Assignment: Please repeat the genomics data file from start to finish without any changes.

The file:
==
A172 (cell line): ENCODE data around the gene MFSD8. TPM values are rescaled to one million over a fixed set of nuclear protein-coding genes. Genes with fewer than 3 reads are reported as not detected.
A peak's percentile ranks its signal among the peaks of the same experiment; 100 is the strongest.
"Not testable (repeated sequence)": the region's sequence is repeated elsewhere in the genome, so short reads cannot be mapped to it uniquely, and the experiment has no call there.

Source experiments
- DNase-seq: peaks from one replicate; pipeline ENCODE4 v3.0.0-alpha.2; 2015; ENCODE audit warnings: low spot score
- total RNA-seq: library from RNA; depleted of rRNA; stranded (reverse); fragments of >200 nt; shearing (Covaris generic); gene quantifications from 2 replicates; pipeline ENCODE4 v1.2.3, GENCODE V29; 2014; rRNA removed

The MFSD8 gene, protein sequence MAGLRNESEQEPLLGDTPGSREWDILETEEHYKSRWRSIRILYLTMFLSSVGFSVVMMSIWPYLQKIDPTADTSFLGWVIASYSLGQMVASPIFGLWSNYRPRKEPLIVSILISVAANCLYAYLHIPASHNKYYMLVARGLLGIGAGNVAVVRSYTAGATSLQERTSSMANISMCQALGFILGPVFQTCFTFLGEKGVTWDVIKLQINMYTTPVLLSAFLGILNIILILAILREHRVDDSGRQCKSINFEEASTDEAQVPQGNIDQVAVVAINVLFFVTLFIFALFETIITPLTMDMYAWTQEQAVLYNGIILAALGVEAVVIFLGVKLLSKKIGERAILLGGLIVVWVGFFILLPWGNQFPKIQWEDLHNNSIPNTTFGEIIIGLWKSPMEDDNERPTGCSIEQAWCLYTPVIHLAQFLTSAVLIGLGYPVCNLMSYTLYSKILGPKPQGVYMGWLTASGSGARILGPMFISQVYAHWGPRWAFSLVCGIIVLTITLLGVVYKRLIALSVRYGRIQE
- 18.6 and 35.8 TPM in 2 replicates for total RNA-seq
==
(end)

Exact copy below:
A172 (cell line): ENCODE data around the gene MFSD8. TPM values are rescaled to one million over a fixed set of nuclear protein-coding genes. Genes with fewer than 3 reads are reported as not detected.
A peak's percentile ranks its signal among the peaks of the same experiment; 100 is the strongest.
"Not testable (repeated sequence)": the region's sequence is repeated elsewhere in the genome, so short reads cannot be mapped to it uniquely, and the experiment has no call there.

Source experiments
- DNase-seq: peaks from one replicate; pipeline ENCODE4 v3.0.0-alpha.2; 2015; ENCODE audit warnings: low spot score
- total RNA-seq: library from RNA; depleted of rRNA; stranded (reverse); fragments of >200 nt; shearing (Covaris generic); gene quantifications from 2 replicates; pipeline ENCODE4 v1.2.3, GENCODE V29; 2014; rRNA removed

The MFSD8 gene, protein sequence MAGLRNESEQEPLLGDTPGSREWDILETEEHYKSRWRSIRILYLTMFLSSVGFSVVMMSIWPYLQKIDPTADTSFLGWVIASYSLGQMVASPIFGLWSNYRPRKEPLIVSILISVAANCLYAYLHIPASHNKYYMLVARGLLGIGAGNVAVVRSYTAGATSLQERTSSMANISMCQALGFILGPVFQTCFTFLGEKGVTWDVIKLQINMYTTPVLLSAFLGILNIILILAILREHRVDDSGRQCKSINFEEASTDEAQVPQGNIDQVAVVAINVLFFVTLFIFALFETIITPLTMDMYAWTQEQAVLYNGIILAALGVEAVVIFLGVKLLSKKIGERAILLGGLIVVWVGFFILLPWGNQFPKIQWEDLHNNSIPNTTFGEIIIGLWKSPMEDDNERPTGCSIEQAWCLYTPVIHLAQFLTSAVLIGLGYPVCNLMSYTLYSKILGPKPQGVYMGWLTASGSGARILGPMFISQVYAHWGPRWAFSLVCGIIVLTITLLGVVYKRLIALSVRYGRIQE
- 18.6 and 35.8 TPM in 2 replicates for total RNA-seq